Similarly, in United States v. Rojas, the court found that the consent to search was voluntary, even though the officers approached the defendant's residence with guns drawn and ordered him to place his hands on the wall. 783 F.2d 105, 107-09 (7th Cir. 1986). After a pat down and survey of the apartment for safety, the officers holstered their guns and later testified that the atmosphere was "calm and controlled." Id. at 108. The totality of circumstances were not such that the defendant was coerced into granting consent to search. Id. at 107-09; see also United States v. Evans, 27 F.3d 1219, 1223, 1230 (7th Cir. 1994) (same).
In the instant case, the district court examined the totality of circumstances and acknowledged that "the actions of the officers in sweeping the room with guns drawn and patting down the occupants would be potentially intimidating events that could, in some circumstances, ultimately produce an invalid or involuntary consent." However, the court found Officer Miner's testimony credible when he described the atmosphere in the room as "calm," and the court emphasized the fact that the officers had holstered their weapons before requesting consent from Vake. We view these facts in a light favorable to the government, and agree with the courts that have upheld district court findings of voluntariness in situations similar to the one at hand. We thus hold that the district court's finding was indeed "rational." Gutierrez-Hermosillo, 142 F.3d at 1231.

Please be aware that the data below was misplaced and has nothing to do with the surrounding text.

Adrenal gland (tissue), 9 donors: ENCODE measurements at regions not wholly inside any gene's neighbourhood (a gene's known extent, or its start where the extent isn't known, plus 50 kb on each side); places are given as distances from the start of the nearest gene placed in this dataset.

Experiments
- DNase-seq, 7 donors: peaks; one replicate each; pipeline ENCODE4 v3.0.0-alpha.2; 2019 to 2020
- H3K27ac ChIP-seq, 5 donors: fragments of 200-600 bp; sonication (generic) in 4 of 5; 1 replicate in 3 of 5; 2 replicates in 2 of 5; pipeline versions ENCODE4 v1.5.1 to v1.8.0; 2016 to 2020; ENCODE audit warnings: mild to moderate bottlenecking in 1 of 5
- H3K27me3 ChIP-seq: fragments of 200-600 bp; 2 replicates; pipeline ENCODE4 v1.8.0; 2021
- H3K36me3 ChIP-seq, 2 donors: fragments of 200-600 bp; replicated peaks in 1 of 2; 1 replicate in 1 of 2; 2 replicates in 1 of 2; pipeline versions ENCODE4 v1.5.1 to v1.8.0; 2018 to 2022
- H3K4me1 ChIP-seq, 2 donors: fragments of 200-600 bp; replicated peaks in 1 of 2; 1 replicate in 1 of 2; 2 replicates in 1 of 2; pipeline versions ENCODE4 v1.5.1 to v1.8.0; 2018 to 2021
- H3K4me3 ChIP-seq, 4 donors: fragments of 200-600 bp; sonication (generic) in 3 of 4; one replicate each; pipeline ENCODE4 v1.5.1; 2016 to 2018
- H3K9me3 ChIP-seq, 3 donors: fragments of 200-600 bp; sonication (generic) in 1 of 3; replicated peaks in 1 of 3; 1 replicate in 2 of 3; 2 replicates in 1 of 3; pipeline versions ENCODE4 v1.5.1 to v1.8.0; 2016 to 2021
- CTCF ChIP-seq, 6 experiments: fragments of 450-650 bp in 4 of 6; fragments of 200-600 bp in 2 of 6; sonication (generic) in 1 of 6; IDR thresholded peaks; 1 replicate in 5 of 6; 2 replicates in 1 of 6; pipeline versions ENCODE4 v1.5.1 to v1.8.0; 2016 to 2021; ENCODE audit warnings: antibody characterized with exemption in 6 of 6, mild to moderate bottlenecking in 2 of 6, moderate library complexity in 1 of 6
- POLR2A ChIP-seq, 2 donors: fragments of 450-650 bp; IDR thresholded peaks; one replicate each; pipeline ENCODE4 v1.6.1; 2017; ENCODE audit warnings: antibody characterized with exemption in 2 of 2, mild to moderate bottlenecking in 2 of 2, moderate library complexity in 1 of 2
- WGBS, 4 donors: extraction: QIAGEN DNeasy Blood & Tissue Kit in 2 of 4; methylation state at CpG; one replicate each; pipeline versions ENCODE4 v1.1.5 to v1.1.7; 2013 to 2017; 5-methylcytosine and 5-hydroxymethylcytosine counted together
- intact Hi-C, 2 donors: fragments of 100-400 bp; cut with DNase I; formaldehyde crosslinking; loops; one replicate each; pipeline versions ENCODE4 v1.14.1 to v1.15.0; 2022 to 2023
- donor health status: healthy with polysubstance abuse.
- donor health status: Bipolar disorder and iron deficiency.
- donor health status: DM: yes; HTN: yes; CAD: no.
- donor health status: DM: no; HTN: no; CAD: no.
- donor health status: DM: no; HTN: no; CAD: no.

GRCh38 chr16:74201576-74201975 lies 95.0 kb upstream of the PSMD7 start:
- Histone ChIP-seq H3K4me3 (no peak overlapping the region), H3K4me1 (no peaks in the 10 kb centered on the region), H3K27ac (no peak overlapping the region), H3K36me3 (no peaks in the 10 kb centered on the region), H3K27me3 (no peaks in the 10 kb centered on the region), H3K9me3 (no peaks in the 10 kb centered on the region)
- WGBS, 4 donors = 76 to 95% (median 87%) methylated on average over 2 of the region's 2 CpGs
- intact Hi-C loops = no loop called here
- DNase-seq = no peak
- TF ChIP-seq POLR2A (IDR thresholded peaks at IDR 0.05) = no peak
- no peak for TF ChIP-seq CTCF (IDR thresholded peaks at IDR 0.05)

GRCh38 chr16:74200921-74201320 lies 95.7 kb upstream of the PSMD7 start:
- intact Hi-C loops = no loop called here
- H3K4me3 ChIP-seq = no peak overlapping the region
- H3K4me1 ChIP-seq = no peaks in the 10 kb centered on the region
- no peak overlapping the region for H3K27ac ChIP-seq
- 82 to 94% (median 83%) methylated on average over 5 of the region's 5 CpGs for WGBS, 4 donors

Additionally, "the credibility of the witnesses at the suppression hearing is critical to a district court's consent determination." Id. As the Seventh Circuit pointed out in United States v. Pedroza, "We give special deference to such credibility determinations, which can virtually never be clear error." 269 F.3d 821, 826 (7th Cir. 2001). Because the district court found Officer Miner's description of the calm atmosphere to be credible, and because the weapons were holstered before requesting consent, we do not find clear error in the factual determination that Vake's consent was voluntary.
In summary, we affirm the district court's order on the alternative ground that the entry was justified by exigent circumstances and the subsequent search was justified by Vake's voluntary consent.
Under either of the two alternative analyses set forth above, we AFFIRM the district court's denial of Defendant's motion to suppress.
*.Except where otherwise noted, all of the following facts were taken from uncontested findings of fact in the district court's opinion dated October 25, 2002.
2.Because the name is similar to Defendant's name, the parties refer to Nitokalisi Fonua by his nickname, Nick.
3.Upon further investigation, the officers later learned that this object was a remote control for the television.
4.See also United States v. Thomas, 372 F.3d 1173, 1176 (10th Cir. 2004) ("Further, we have held that even social guests who do not stay the night have a reasonable expectation of privacy in the host's home and may therefore challenge a search of the home on Fourth Amendment grounds.").